And on it goes, one idea to the next until you have a decent setup. The more your story develops, the more the world develops around it. The more your world develops, the richer your story gets.

    Just remember, not everything you know and create for this world will reach the reader. You might come up with a list of the last fifty emperors and empresses and all their accomplishments, but the reader probably doesn't want an in-depth history lesson for this make-believe world. And, of course, don't spend all of your time building and none of it writing.
     
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  5. Seraph751
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    Seraph751 If I fell down the rabbit hole...

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    I had a vague idea about my Burning Forest so I went on pinterest and typed 'red forest' in as the description the idea. This fit the image I had in my head to a 'T' so when ever I have an idea now, that I may be struggling with or I need some references pinterest is one of my favorite go to's.


    [​IMG]
     
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  6. Nidhogg
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    Nidhogg Member

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    I tend to do a bit of everything, but one thing that I find very useful is creating causation and connection between ideas for my worlds. I tend to do this through either mind maps, or through using a "If X is true, then Y must also be true" system. It helps keep the world rounded and complete within itself, whilst also allowing me to explore aspects of the setting that I may not have initially considered when planning out my story.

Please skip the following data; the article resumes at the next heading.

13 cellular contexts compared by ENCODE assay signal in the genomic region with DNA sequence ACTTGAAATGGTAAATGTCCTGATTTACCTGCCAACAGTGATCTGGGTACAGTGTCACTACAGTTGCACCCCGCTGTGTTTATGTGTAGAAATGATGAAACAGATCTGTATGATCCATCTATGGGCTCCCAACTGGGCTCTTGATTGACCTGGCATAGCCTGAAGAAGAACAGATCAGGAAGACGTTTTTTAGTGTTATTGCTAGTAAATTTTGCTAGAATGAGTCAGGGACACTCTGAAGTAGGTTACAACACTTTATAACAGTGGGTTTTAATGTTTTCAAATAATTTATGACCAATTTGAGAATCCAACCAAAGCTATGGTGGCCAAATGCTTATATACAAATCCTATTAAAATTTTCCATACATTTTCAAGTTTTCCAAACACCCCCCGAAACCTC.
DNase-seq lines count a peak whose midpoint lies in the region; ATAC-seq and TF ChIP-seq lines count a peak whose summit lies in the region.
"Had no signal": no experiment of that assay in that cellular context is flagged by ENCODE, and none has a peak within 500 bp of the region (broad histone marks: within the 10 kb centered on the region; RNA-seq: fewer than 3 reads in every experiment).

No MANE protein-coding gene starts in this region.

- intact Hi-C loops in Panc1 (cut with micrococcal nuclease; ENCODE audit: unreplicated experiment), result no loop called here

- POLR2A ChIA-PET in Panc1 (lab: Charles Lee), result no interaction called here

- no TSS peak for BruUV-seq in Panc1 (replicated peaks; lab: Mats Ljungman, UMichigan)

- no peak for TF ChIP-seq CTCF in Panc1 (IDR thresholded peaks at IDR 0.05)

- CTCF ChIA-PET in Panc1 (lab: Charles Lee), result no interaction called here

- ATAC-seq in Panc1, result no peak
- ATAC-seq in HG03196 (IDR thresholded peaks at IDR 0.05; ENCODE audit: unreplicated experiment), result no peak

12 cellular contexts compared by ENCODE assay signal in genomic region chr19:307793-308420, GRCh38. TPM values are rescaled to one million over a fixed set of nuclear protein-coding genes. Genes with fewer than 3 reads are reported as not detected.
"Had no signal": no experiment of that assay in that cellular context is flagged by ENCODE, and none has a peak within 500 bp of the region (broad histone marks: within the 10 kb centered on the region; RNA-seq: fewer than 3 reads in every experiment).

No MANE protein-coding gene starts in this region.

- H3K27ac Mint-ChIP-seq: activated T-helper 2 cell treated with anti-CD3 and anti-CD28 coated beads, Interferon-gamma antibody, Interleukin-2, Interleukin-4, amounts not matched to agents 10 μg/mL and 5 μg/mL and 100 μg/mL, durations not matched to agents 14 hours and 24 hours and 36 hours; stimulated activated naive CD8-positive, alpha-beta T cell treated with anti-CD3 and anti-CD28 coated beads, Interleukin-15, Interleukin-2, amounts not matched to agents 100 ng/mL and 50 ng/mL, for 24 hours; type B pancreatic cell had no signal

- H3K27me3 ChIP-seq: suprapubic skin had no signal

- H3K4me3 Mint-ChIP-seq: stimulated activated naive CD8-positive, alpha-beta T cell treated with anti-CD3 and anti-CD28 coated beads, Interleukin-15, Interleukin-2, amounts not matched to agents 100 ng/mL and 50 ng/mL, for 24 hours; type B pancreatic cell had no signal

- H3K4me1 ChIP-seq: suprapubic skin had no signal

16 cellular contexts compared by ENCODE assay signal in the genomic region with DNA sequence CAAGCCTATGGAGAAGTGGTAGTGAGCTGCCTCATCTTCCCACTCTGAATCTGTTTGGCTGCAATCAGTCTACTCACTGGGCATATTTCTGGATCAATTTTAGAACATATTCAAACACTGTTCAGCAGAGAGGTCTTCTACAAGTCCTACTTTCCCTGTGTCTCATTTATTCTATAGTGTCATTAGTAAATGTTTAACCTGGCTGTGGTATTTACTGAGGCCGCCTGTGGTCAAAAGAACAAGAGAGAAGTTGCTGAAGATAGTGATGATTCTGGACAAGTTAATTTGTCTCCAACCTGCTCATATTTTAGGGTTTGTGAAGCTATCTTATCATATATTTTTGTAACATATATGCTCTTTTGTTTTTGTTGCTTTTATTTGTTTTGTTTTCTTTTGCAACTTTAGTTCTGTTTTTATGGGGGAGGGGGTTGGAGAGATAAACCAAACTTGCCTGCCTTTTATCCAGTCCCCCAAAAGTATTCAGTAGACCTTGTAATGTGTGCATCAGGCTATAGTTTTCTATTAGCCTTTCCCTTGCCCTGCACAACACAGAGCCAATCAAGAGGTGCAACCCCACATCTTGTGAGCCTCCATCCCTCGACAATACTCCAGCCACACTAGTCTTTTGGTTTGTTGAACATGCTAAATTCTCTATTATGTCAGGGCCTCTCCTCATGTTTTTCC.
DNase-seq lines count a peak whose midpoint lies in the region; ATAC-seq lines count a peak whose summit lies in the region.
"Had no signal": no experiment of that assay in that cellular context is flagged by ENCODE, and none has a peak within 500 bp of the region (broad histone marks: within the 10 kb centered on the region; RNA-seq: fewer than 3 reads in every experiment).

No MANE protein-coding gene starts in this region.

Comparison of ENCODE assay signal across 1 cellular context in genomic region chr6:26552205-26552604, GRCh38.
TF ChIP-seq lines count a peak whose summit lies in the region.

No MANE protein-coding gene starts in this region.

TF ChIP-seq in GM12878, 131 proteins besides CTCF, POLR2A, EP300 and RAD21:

The second most useful thing for me is that I have an image gallery of artwork that I find inspiring, taken from multiple artists and genres. When I need some ideas, I put the gallery on a slideshow and stop the gallery when an image inspires me with something, regardless as to if it's related to the specific issue I'm dealing with or just that setting in general. It helps get ideas flowing and helps me to get in the mindset of the setting that I'm working with.